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In Excel 2008 for Mac: Pivot Tables for Data Analysis, Microsoft Most Valuable Professional Curt Frye helps dispel the common fear of the Pivot Table feature, demonstrating how to use this powerful tool to discover valuable business intelligence. Curt shows how to create Pivot Table reports from internal Excel data and outside data sources, use filters to focus on the most important data in the sheet, and prepare a Pivot Table report by applying formats and rules. Exercise files accompany this course.
Most of the time, when you sort Pivot Table data, you can use the standard methods to sort the values in alphabetical or numerical order. There will be times though when you want to define a custom list of values and sort a Pivot Table using those values. For example, if your company has stores in four regions: North, South, East and West, and you want the regions to show in that order within a Pivot Table instead of an alphabetical order, you can create a custom list and use that list to sort your field's values. As an example, here is the Pivot Table that contains sales broken up by region: North, East, West and South, except that the regions are sorted into alphabetical order starting with East and going on through West.
If you want to create a custom list of values and sort using those values, first you go to Excel>Preferences and in the Excel Preferences dialog box, click Custom lists. You can use the Custom lists page of the Excel Preferences dialog box to create your new custom list. To do that you start typing in the List Entries box and I will type North. Hit Return. South. Return. East and West, which is my desired order. If I already had a vertical group of cells somewhere in the worksheet that contained the values in the order that I wanted for my list, I could import the list from those cells.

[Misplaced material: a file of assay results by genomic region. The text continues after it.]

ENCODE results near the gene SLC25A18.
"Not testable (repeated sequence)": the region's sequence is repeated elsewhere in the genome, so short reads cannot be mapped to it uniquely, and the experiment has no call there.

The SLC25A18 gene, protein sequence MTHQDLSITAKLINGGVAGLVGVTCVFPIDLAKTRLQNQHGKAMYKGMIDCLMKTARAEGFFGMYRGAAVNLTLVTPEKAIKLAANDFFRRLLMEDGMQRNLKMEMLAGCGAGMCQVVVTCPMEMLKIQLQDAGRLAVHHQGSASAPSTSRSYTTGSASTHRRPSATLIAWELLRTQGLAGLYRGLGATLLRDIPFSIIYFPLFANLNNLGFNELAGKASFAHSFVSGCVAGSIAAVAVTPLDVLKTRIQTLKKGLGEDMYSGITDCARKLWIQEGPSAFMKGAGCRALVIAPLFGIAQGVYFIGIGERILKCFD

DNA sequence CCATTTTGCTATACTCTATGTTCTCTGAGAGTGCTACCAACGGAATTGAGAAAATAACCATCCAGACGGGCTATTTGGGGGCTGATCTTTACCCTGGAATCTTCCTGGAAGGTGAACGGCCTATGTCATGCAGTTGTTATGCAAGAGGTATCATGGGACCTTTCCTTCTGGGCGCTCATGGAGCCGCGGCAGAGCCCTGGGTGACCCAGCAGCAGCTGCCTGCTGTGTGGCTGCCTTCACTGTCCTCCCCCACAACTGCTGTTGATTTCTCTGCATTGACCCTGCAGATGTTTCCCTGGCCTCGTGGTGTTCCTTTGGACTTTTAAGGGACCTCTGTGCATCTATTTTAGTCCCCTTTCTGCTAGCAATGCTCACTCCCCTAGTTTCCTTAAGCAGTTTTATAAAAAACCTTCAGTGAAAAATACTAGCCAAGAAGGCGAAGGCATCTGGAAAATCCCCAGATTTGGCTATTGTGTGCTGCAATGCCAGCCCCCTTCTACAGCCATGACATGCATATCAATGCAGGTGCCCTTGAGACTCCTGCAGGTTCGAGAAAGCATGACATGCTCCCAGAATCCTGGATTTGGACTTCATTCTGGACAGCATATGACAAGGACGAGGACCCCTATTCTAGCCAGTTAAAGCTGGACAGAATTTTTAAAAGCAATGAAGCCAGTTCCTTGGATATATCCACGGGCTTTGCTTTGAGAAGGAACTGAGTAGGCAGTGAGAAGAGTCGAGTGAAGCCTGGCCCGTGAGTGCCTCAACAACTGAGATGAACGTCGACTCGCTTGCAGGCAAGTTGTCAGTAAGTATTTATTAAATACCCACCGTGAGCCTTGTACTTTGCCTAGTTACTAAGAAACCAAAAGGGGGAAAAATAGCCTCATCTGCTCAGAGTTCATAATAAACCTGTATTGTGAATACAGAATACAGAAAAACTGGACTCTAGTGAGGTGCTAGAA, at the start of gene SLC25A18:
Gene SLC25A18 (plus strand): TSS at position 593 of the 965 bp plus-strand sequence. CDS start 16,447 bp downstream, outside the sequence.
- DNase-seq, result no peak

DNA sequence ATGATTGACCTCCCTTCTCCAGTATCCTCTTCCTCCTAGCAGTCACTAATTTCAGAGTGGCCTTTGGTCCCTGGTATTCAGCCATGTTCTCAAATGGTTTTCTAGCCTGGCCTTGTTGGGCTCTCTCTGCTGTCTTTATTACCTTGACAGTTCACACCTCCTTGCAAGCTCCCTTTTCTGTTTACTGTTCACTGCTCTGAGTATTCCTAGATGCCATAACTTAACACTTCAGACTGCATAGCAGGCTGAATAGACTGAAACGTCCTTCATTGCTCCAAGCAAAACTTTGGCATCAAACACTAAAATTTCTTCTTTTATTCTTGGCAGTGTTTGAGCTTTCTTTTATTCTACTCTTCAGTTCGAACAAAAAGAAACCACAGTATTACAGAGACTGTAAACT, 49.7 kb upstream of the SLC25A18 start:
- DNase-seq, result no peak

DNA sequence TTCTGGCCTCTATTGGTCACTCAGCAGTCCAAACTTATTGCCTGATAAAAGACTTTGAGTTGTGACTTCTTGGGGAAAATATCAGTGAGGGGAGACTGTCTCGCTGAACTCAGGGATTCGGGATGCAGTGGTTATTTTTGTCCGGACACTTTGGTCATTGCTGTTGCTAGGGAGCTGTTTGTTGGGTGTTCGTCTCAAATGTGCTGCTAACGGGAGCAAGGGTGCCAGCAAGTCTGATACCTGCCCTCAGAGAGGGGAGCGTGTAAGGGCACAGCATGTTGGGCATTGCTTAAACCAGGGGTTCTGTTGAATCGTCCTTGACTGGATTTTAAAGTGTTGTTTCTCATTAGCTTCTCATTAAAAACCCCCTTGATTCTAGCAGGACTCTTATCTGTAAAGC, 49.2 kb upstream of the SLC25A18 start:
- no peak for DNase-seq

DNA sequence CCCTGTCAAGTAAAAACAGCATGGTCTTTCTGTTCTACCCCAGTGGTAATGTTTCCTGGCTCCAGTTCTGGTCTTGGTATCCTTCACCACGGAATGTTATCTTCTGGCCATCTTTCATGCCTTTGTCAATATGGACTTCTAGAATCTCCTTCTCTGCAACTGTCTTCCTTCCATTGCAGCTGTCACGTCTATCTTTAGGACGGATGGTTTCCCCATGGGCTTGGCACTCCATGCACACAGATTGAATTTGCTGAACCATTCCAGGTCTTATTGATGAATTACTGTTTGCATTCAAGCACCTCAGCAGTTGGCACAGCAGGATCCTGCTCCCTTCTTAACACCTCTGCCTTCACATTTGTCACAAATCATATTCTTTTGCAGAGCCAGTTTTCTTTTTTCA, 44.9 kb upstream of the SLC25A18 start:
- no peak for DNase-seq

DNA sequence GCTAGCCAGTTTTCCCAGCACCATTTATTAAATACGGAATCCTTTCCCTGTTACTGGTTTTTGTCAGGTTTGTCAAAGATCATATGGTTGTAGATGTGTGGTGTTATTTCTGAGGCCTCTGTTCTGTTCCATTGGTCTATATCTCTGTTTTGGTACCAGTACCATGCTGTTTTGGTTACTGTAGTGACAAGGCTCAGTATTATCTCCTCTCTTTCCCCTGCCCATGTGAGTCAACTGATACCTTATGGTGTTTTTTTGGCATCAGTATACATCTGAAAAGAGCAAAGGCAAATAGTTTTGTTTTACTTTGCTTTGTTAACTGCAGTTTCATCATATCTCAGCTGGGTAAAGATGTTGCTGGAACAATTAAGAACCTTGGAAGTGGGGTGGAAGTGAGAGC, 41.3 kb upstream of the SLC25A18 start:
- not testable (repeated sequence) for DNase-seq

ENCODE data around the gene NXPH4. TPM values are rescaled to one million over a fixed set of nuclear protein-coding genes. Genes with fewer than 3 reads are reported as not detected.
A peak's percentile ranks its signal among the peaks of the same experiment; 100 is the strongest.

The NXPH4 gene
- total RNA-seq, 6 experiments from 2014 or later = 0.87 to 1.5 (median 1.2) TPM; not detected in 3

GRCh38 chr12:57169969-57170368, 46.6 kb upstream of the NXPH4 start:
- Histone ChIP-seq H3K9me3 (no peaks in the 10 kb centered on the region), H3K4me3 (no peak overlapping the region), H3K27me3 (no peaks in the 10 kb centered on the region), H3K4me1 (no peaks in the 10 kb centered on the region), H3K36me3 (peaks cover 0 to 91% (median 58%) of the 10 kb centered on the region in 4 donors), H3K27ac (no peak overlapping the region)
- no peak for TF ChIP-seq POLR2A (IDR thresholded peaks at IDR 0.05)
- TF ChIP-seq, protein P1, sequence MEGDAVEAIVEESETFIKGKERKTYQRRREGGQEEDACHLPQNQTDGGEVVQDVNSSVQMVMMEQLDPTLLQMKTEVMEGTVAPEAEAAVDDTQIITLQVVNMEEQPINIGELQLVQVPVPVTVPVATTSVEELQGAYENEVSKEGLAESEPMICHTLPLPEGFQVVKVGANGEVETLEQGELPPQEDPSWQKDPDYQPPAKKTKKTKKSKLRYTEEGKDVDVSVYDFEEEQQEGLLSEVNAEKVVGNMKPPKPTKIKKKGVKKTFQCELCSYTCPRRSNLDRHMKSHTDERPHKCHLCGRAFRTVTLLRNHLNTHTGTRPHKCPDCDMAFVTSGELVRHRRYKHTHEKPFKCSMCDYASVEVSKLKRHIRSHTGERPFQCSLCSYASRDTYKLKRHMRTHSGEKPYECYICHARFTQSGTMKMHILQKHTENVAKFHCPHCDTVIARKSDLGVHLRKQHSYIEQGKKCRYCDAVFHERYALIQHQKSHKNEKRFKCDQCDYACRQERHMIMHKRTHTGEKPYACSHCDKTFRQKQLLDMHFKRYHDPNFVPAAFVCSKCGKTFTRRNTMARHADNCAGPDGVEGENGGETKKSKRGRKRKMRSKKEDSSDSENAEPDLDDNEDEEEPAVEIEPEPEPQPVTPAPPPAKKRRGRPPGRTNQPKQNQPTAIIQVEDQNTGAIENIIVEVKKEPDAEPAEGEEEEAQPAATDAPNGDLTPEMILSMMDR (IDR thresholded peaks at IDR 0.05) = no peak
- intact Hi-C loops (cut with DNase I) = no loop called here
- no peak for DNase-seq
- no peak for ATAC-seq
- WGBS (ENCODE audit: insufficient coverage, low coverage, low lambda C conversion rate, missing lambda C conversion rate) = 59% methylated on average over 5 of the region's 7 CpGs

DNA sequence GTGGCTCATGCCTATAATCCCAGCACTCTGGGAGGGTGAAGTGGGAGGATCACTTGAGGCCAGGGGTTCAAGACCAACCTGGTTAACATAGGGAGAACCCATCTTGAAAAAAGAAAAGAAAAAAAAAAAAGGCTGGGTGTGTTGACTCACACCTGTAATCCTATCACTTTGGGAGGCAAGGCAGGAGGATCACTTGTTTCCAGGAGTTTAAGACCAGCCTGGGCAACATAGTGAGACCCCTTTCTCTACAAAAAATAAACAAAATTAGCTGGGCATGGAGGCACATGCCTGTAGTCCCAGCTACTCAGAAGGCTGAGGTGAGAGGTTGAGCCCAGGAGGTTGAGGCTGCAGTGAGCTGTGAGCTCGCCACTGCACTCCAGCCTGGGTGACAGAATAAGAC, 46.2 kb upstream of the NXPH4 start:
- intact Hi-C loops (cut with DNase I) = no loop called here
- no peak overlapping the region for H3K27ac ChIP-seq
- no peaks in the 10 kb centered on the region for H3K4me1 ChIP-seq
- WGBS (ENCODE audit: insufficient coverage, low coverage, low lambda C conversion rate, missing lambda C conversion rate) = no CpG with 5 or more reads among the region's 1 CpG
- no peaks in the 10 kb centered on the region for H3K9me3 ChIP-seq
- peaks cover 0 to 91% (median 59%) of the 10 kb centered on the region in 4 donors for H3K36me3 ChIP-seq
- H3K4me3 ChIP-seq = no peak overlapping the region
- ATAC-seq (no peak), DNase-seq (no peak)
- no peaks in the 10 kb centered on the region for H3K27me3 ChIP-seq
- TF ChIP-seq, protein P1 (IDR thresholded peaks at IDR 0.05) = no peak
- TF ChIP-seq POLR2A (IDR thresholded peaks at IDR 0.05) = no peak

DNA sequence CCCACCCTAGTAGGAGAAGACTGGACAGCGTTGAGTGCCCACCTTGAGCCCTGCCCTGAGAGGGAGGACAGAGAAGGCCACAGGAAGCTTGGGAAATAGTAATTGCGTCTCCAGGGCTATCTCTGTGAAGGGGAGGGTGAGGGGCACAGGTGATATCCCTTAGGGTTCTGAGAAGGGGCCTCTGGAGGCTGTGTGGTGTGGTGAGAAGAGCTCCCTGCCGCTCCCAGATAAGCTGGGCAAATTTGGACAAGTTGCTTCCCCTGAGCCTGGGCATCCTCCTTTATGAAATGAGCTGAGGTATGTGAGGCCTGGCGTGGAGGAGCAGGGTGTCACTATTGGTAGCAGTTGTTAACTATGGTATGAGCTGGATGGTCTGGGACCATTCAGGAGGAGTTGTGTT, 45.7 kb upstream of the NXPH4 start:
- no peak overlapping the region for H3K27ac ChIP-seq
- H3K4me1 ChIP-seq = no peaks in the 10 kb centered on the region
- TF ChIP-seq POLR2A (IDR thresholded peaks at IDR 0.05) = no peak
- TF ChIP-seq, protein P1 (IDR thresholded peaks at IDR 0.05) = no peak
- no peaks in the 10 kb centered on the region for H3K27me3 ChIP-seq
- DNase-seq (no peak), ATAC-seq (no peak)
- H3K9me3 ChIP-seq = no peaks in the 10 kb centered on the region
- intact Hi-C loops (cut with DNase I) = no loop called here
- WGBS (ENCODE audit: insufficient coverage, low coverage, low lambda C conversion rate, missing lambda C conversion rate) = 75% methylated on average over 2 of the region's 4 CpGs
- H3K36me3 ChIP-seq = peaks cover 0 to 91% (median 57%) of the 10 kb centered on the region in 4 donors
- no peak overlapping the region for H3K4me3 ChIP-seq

To do that, I would use this RefEdit control. I would click it. Go out into there worksheet. Select the cells that contain the values. The address of those cells would appear in this box. And then I could click Import and those values would appear here in the List Entries box. But I already have the values I want, so I can just click Add. And my new list appears here in the Custom lists pane. I am done, so I can click OK. To sort the Pivot Table using the custom list I just created, I can click any cell in the regions field and then on the Data menu, click Sort, and then click Options.
In the Sort Options dialog box, I can select my First key sort order. Right now the First key sort order is set to Normal, which is alphabetical because I have text values in my region column. If I click this arrow, I can select one of my custom lists. The list I just created is North, South, East and West. So when I click that, I'll be able to use it. I would also like to point out the other existing custom lists that you can use. You have abbreviations for weekdays, the weekdays spelled out, abbreviations for months and the months spelled out.
If you sort the months using either of these two lists then you'll get the order in which the months occur within the year as opposed to an alphabetical sort. But in this case, I want to use my new list, North, South, East and West. Click that. It appears in the Sort Order box. Click OK and click OK again, to sort using that list. And Excel has now sorted my Pivot Table data in the Region column in by North, South, East, West. Custom lists help you arrange your Pivot Table data to emphasize the elements you feel are most important, making sorting a more powerful and useful tool than ever before.
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